International education is an area of education that, over the last forty years, has grown in size and significance. International schools are one of many vehicles for the delivery of international education and are growing in number and variety. In addition, the value placed by society on an international education and those curricular programs that promote international education continue to develop. International schools are, therefore, becoming an important and growing area of education. In general terms the amount of research on such schools is limited when compared to national education systems and national schools.
The growth in the number of international schools has been accompanied by a growth in the variety of such schools and the diversity of foundations, governance models and missions that support them. This diversity and my experience in international school leadership, allied to my interest in school improvement and school effectiveness as it pertains to the field of international schools, led to an interest in how models of governance impact on international school leadership and – through the leadership – on school improvement and development.
This research enquiry is a case study, based on evidence produced through three different research methods; individual school studies, a questionnaire and expert interviews. The use of three methods of data gathering allowed for a complex area to be examined and the results to be triangulated. The results of the case study serve to illuminate the area and to suggest future avenues of research.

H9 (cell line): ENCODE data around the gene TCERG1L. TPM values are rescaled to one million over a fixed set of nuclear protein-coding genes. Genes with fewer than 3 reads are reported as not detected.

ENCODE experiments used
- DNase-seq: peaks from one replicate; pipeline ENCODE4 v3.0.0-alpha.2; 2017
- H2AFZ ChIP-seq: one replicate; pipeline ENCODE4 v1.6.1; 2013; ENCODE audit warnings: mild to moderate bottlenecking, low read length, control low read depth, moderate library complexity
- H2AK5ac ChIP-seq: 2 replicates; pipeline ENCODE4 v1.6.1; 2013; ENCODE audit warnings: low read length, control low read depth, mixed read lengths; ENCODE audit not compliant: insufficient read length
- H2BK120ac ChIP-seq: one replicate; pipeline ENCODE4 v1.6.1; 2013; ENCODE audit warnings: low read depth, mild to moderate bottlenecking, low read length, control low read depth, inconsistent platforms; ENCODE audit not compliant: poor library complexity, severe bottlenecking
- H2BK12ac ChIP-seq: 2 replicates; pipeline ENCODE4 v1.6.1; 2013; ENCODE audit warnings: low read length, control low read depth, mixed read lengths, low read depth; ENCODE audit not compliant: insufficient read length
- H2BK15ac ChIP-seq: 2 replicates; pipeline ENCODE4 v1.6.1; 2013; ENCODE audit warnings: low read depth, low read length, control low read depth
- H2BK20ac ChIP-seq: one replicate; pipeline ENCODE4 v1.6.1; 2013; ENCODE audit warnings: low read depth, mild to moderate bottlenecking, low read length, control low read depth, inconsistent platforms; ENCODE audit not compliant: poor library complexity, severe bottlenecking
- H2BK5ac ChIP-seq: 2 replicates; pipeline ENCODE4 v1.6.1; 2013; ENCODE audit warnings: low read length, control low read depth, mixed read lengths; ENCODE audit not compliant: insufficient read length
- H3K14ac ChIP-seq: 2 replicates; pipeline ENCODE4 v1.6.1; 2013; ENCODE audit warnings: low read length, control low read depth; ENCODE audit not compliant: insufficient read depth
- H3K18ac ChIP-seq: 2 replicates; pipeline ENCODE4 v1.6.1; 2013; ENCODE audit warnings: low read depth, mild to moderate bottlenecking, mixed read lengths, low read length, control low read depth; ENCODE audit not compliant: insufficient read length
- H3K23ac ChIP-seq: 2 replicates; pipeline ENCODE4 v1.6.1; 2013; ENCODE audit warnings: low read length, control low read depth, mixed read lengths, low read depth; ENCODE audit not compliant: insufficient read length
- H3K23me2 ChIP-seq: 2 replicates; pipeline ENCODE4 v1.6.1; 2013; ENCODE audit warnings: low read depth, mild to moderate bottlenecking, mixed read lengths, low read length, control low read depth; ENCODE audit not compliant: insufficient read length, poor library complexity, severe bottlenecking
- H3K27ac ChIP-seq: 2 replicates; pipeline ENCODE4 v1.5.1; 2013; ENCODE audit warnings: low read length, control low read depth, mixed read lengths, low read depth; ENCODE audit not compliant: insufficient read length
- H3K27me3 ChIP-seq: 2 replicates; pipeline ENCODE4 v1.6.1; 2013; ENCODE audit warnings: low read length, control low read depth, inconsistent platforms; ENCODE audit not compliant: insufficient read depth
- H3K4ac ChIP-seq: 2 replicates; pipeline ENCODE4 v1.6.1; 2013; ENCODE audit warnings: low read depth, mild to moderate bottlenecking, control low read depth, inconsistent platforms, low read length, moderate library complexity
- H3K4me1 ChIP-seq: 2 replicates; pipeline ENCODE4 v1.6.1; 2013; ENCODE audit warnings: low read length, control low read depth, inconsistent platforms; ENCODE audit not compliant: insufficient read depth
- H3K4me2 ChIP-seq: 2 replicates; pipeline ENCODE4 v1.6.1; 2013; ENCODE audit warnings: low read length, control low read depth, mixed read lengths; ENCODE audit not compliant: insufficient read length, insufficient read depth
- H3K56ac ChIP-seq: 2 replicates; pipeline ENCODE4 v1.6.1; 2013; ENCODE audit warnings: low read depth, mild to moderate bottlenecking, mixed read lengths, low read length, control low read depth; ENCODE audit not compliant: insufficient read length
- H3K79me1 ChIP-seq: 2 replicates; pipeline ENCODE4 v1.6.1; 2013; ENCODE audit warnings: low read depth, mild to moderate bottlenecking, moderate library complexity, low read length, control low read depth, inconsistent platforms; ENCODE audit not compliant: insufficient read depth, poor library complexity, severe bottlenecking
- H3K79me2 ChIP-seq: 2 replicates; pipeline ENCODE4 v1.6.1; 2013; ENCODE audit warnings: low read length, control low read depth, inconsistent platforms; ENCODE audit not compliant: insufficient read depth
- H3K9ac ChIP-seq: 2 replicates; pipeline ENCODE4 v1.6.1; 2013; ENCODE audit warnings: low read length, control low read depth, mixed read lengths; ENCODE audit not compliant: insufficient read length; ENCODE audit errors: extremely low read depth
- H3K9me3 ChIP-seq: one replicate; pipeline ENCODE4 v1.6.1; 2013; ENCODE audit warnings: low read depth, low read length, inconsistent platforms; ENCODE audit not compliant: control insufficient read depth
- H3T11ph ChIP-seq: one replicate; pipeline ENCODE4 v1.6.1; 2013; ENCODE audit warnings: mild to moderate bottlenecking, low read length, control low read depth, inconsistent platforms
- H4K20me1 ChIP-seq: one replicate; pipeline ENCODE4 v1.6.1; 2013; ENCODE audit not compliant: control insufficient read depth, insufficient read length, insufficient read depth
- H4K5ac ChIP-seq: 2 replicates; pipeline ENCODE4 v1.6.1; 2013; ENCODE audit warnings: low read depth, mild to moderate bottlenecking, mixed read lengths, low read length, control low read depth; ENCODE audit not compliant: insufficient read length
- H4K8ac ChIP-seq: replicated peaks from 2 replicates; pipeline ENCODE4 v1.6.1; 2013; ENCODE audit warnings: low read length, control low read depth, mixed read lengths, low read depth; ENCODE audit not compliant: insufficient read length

One area of particular interest that was identified through the study was the interaction within the leadership structures of the schools and the relationships between the head of school, governors and model of governance. It would appear from the results of the study that those models of governance that relied on high numbers of elected parents of students currently attending the school produced a much higher turnover of heads and chairs of boards than did others. The interaction between head, chair of the school board and overall board members also appeared to affect the length of time people served in these posts. Following discussion of such issues, the implications of governance model and rate of turnover for the leadership, development and improvement of international schools are further examined and discussed.
The process of conducting this enquiry, while time consuming and demanding, has been of huge benefit to me both personally and professionally. I have enjoyed the challenge and particularly gained from the greater professional insight developed during the study.
|Date of Award||1 Jun 2011|
|Supervisor||Mary Hayden (Supervisor)|